It’s been more than half a century since civil rights activist Malcolm X was assassinated, but thanks to a new Netflix documentary series, the case is being reopened.
Manhattan District Attorney Cyrus Vance’s office announced Tuesday that it would again look into the assassination after the documentary presented the case of Muhammad Abdul Aziz, one of the alleged accomplices who has always maintained his innocence. Aziz is now 81 and was fingered as one of the additional gunmen by members of a crowd listening to Malcolm X speak.
Malcolm X was giving a speech in Manhattan on February 21, 1965 when a member of the audience allegedly yelled a racial slur. Malcolm X and his bodyguards tried to calm the audience. At some point, a man identified as Nation of Islam member Talmadge Hayer shot Malcolm X in the chest. Two other men, later identified as Nation of Islam members Norman Butler and Thomas Johnson, allegedly fired handguns at the stage.
Butler is now known as Aziz and has always said he was not one of the shooters. Hayer said at trial that he shot Malcolm X but that neither Butler nor Johnson were the other shooters. In the late 1970s, Hayer signed affidavits asserting the two other convicted men were not involved in the shooting. The affidavits insisted four other members of the Nation of Islam were responsible for the planning and the actual killing, yet the case was not reopened at that time based on Hayer’s word.
Johnson, who later changed his name to Khalil Islam, maintained his innocence until he died in August 2009.
The New York Post reported that the Netflix documentary series “Who Killed Malcolm X?” follows Aziz’s case. In the documentary, historian Abdur-Rahman Muhammad seeks answers regarding Malcolm X’s death.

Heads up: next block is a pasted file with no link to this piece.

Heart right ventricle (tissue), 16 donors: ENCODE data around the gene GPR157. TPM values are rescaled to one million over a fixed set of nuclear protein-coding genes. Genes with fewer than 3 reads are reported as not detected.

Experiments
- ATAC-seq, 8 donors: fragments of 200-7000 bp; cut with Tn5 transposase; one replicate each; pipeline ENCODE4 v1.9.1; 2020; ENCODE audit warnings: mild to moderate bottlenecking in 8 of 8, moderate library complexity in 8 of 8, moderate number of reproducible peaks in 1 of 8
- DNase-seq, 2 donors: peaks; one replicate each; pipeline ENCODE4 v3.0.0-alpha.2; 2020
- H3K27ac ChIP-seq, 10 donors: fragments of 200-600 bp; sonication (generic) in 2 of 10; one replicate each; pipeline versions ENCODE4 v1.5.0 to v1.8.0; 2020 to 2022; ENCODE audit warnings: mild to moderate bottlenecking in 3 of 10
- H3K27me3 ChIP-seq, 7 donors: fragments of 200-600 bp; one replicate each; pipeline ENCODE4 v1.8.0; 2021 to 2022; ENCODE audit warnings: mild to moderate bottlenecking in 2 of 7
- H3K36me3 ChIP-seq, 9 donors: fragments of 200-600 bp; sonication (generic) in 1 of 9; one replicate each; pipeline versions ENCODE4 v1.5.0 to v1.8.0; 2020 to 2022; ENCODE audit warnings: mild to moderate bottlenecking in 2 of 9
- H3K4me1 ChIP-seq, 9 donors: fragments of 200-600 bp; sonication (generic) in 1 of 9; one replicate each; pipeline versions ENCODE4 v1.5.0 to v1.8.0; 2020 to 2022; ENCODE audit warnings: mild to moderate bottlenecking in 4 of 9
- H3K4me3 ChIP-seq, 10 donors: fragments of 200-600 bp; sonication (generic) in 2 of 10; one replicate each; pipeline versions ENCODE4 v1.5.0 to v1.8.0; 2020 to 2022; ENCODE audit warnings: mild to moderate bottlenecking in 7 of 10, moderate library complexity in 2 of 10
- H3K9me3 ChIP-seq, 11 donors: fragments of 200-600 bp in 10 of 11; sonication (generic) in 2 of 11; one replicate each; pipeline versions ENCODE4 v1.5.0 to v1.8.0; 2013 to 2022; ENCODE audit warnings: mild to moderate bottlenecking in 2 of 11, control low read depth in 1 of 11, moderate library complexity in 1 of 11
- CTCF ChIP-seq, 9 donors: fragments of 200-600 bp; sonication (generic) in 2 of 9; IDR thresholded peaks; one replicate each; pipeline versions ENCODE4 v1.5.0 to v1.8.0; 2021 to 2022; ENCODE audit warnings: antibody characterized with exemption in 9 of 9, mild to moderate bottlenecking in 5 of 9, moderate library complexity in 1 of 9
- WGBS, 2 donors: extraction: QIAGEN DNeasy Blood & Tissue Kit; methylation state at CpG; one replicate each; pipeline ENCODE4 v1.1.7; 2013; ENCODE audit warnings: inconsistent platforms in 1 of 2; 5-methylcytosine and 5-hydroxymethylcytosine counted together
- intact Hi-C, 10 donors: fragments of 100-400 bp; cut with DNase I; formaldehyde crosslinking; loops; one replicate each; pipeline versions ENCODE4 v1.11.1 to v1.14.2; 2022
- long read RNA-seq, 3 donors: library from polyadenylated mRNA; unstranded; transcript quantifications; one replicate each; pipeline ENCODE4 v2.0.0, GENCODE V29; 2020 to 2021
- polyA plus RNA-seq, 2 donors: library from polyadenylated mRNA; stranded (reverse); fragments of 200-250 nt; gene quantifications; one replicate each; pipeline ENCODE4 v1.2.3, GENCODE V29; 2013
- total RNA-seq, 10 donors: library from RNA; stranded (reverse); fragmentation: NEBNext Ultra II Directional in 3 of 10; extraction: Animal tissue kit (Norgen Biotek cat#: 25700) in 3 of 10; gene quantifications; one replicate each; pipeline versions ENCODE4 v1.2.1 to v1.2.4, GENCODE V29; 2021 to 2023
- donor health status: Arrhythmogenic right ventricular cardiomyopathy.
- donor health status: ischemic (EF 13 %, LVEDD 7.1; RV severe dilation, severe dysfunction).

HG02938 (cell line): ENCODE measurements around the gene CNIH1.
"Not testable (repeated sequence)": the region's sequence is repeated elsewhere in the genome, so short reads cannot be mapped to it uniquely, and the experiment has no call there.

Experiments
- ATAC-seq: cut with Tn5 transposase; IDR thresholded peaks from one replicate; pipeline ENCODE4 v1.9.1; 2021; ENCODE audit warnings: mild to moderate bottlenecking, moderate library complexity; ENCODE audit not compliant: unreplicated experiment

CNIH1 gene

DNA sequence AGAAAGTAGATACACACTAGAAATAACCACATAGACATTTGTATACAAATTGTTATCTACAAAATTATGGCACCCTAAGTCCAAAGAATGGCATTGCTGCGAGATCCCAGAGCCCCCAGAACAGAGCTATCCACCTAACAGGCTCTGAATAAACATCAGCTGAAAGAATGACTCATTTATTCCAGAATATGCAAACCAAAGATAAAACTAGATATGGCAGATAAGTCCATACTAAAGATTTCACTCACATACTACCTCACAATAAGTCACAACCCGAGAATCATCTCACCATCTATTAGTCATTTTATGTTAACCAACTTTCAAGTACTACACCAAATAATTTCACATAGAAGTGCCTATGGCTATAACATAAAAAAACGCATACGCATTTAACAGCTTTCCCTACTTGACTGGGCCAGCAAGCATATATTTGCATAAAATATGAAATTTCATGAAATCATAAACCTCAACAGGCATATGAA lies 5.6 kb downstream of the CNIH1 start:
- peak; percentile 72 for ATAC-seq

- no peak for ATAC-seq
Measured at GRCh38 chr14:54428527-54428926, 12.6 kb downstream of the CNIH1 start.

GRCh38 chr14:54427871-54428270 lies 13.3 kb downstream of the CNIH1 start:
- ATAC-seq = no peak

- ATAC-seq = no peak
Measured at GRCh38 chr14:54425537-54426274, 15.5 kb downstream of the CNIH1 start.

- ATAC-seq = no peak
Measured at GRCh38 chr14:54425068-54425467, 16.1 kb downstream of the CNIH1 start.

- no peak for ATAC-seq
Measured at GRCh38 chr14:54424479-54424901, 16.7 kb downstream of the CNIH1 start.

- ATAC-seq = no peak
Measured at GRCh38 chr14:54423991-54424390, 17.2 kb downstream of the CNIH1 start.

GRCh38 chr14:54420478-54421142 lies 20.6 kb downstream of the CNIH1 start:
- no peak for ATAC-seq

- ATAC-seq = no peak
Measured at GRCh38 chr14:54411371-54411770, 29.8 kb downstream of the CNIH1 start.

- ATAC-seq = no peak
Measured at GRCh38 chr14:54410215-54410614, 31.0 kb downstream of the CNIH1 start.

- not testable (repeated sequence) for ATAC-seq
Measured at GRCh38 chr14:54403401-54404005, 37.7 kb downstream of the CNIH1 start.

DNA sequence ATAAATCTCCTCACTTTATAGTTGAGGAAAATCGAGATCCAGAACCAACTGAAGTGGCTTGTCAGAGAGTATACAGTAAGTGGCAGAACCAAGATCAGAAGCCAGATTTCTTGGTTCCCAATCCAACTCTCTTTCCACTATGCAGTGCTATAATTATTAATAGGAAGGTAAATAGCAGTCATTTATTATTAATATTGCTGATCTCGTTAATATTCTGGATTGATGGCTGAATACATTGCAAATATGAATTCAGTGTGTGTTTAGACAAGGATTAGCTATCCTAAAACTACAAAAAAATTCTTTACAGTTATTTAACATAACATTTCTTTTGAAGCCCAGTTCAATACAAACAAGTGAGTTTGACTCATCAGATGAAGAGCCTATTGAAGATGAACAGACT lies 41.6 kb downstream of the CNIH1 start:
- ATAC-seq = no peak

The Innocence Project is assisting in Aziz’s defense, and representatives from the organization are reportedly working with Vance’s office.
“We are grateful that District Attorney Vance quickly agreed to conduct a review of the conviction of Muhammad Aziz,” said Innocence Project co-founder Barry Scheck in a statement provided to the Post.
As the Post reported, no physical evidence linked Aziz to the murder or the scene, and he has always said he wasn’t even there that day – instead sitting at home recovering from leg injuries.
“[Vance] has determined that the district attorney’s office will begin a preliminary review of the matter, which will inform the office regarding what further investigative steps may be undertaken,” said Manhattan DA spokesman Danny Frost.
The DA’s office said prosecutors Charles King and Peter Casolaro will look into the case. Casolaro previously helped clear the Central Park Five.
“Given the historical importance of this case and the fact that our client is 81 years old, we are especially encouraged that Mr. Vance has assigned two highly respected prosecutors, Peter Casolaro and Charles King, to work on this re-investigation,” Scheck said.
Aziz was paroled in 1985. Upon his release, he maintained his membership with the Nation of Islam and led its Harlem mosque in 1998.